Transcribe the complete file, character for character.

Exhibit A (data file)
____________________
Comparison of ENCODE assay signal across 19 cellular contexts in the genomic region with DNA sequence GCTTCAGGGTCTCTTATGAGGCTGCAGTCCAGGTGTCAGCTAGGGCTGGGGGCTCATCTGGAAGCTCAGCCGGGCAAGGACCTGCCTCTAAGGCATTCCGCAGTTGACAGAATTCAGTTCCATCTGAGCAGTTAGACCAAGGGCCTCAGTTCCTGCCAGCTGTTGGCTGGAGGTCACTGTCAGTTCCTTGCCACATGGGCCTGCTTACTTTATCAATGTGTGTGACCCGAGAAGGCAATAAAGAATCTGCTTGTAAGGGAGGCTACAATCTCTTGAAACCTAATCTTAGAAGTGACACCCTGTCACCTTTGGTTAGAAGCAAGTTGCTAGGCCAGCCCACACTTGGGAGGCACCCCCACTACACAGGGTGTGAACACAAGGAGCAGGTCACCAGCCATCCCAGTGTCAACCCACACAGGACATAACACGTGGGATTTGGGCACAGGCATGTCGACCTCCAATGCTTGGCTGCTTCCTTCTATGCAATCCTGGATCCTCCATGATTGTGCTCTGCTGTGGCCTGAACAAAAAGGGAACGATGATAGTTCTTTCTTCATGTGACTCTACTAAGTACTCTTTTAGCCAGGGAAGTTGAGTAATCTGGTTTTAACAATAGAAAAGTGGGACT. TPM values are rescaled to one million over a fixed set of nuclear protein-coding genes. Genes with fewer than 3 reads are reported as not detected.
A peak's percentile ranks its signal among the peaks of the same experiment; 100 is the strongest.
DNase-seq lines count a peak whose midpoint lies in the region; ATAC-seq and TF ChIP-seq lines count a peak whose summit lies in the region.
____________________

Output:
Comparison of ENCODE assay signal across 19 cellular contexts in the genomic region with DNA sequence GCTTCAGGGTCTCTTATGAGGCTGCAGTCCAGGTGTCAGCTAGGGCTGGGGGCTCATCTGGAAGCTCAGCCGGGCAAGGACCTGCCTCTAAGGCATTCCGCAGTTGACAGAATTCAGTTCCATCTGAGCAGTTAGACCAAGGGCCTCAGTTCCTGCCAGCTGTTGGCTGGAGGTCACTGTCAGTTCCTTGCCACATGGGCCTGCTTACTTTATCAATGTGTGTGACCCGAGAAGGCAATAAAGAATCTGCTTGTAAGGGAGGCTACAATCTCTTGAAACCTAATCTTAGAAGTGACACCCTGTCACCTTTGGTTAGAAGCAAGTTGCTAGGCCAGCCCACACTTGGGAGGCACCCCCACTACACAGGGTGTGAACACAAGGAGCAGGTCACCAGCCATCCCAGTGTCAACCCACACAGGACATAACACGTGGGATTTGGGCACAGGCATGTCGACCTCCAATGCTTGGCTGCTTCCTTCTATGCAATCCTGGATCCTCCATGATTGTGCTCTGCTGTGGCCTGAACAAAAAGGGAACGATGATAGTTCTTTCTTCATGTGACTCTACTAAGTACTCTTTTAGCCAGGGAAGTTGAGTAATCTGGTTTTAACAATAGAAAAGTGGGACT. TPM values are rescaled to one million over a fixed set of nuclear protein-coding genes. Genes with fewer than 3 reads are reported as not detected.
A peak's percentile ranks its signal among the peaks of the same experiment; 100 is the strongest.
DNase-seq lines count a peak whose midpoint lies in the region; ATAC-seq and TF ChIP-seq lines count a peak whose summit lies in the region.